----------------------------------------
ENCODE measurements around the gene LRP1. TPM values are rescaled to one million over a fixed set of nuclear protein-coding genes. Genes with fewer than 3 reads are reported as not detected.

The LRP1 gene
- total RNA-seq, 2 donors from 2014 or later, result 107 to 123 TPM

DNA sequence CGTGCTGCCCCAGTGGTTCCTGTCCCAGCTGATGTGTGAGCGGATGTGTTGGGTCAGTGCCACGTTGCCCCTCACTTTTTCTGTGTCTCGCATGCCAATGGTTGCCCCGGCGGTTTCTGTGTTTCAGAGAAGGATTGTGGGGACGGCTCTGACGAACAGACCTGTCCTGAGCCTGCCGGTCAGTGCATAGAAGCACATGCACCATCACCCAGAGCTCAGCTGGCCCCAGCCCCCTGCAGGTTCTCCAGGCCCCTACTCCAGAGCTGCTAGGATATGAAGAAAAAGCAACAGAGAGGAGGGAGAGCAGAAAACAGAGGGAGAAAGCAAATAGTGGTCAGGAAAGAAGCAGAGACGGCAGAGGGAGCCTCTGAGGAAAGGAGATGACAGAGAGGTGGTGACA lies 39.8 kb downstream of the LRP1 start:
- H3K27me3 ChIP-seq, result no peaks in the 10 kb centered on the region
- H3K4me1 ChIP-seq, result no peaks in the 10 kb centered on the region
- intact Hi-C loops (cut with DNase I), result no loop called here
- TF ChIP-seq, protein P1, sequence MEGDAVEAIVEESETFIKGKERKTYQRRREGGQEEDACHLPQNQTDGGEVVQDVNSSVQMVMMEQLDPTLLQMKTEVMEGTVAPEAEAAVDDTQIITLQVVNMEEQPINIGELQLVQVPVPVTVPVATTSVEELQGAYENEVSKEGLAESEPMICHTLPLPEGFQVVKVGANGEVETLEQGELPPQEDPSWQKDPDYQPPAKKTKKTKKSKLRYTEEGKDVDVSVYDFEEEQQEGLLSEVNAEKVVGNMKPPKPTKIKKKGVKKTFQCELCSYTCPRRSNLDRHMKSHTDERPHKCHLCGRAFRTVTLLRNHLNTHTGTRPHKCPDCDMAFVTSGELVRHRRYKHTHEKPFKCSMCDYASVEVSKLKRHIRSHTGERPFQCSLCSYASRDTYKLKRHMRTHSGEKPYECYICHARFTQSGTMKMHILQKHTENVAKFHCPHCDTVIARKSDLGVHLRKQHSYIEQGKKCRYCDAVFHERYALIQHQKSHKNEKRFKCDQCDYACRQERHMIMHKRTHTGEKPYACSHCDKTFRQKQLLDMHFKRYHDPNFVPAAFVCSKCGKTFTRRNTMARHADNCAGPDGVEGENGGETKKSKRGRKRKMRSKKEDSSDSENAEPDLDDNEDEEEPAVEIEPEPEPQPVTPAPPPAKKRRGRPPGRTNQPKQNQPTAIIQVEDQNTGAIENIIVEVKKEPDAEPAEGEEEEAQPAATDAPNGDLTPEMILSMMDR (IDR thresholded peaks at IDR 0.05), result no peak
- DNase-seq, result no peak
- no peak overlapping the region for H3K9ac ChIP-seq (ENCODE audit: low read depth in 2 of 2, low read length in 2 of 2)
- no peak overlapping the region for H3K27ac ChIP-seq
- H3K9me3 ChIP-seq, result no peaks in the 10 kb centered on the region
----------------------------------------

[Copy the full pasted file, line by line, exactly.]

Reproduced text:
ENCODE measurements around the gene LRP1. TPM values are rescaled to one million over a fixed set of nuclear protein-coding genes. Genes with fewer than 3 reads are reported as not detected.

The LRP1 gene
- total RNA-seq, 2 donors from 2014 or later, result 107 to 123 TPM

DNA sequence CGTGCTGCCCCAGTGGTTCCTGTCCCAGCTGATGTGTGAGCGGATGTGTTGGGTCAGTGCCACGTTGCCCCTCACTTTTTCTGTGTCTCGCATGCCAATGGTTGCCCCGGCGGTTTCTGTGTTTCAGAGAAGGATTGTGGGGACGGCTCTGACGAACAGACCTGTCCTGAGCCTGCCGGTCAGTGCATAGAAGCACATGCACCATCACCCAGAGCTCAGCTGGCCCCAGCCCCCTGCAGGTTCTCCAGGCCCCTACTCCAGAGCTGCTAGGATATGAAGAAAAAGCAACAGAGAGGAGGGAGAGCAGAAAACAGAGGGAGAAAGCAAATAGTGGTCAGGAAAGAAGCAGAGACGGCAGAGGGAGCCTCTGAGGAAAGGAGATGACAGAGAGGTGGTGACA lies 39.8 kb downstream of the LRP1 start:
- H3K27me3 ChIP-seq, result no peaks in the 10 kb centered on the region
- H3K4me1 ChIP-seq, result no peaks in the 10 kb centered on the region
- intact Hi-C loops (cut with DNase I), result no loop called here
- TF ChIP-seq, protein P1, sequence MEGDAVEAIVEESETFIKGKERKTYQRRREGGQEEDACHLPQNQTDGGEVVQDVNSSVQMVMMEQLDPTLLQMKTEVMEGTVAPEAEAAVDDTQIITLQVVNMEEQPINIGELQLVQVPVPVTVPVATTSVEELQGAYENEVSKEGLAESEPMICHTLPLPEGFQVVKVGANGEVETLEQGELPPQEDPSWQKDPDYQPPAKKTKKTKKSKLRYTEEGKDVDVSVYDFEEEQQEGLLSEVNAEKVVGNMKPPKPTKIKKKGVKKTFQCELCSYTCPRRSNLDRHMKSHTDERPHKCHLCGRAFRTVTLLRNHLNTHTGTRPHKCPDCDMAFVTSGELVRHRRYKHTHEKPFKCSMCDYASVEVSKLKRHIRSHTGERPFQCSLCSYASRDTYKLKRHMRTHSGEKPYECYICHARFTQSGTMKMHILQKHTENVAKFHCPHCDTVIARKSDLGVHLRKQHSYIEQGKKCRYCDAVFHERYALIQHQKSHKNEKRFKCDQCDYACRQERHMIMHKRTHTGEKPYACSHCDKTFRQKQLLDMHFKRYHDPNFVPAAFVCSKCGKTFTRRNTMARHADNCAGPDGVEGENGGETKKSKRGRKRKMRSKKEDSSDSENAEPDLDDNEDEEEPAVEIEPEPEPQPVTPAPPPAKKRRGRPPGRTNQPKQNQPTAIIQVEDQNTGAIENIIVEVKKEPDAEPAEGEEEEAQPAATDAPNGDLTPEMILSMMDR (IDR thresholded peaks at IDR 0.05), result no peak
- DNase-seq, result no peak
- no peak overlapping the region for H3K9ac ChIP-seq (ENCODE audit: low read depth in 2 of 2, low read length in 2 of 2)
- no peak overlapping the region for H3K27ac ChIP-seq
- H3K9me3 ChIP-seq, result no peaks in the 10 kb centered on the region